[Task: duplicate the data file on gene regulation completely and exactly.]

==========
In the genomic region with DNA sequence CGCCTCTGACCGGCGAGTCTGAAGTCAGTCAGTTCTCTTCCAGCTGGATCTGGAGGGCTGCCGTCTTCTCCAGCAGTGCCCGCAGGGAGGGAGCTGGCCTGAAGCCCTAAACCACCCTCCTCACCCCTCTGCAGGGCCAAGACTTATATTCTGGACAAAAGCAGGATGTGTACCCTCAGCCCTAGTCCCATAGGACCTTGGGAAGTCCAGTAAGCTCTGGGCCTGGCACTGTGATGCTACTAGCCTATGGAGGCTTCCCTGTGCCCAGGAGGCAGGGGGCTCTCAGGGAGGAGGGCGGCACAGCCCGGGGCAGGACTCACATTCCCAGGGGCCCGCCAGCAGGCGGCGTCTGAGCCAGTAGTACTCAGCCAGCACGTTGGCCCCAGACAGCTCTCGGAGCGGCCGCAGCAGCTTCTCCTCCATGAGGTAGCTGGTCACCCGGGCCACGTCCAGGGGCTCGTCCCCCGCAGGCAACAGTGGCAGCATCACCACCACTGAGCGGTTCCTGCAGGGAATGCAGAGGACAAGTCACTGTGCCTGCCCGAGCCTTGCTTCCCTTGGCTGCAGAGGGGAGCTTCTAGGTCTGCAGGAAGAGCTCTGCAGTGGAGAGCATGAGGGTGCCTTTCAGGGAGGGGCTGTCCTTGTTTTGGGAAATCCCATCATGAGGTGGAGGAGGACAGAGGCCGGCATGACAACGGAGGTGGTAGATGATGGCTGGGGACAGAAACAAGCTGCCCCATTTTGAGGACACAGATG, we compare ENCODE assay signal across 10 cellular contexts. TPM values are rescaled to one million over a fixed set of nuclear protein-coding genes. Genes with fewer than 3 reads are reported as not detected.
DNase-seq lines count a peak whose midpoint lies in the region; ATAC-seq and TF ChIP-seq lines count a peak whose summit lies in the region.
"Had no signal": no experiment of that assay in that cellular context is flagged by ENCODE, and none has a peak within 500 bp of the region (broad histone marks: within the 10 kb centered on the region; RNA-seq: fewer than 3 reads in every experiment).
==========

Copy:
In the genomic region with DNA sequence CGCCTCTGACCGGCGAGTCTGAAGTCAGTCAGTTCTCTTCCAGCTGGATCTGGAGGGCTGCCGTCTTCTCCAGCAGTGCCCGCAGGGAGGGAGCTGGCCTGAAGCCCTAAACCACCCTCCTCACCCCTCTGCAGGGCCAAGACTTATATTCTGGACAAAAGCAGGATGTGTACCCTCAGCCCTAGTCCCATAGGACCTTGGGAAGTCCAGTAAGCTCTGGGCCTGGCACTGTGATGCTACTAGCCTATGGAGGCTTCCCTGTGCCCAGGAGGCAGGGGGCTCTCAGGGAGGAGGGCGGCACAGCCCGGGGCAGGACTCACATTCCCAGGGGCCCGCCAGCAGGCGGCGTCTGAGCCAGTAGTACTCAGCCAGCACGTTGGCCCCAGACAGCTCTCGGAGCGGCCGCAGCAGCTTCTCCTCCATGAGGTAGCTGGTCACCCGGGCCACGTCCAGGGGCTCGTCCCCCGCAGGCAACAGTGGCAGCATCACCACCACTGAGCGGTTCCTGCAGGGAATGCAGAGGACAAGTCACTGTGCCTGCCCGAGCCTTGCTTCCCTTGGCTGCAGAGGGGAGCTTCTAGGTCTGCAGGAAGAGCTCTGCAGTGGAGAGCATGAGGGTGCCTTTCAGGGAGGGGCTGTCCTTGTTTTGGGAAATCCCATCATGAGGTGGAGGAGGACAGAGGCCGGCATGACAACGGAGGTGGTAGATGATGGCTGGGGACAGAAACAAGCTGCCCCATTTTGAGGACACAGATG, we compare ENCODE assay signal across 10 cellular contexts. TPM values are rescaled to one million over a fixed set of nuclear protein-coding genes. Genes with fewer than 3 reads are reported as not detected.
DNase-seq lines count a peak whose midpoint lies in the region; ATAC-seq and TF ChIP-seq lines count a peak whose summit lies in the region.
"Had no signal": no experiment of that assay in that cellular context is flagged by ENCODE, and none has a peak within 500 bp of the region (broad histone marks: within the 10 kb centered on the region; RNA-seq: fewer than 3 reads in every experiment).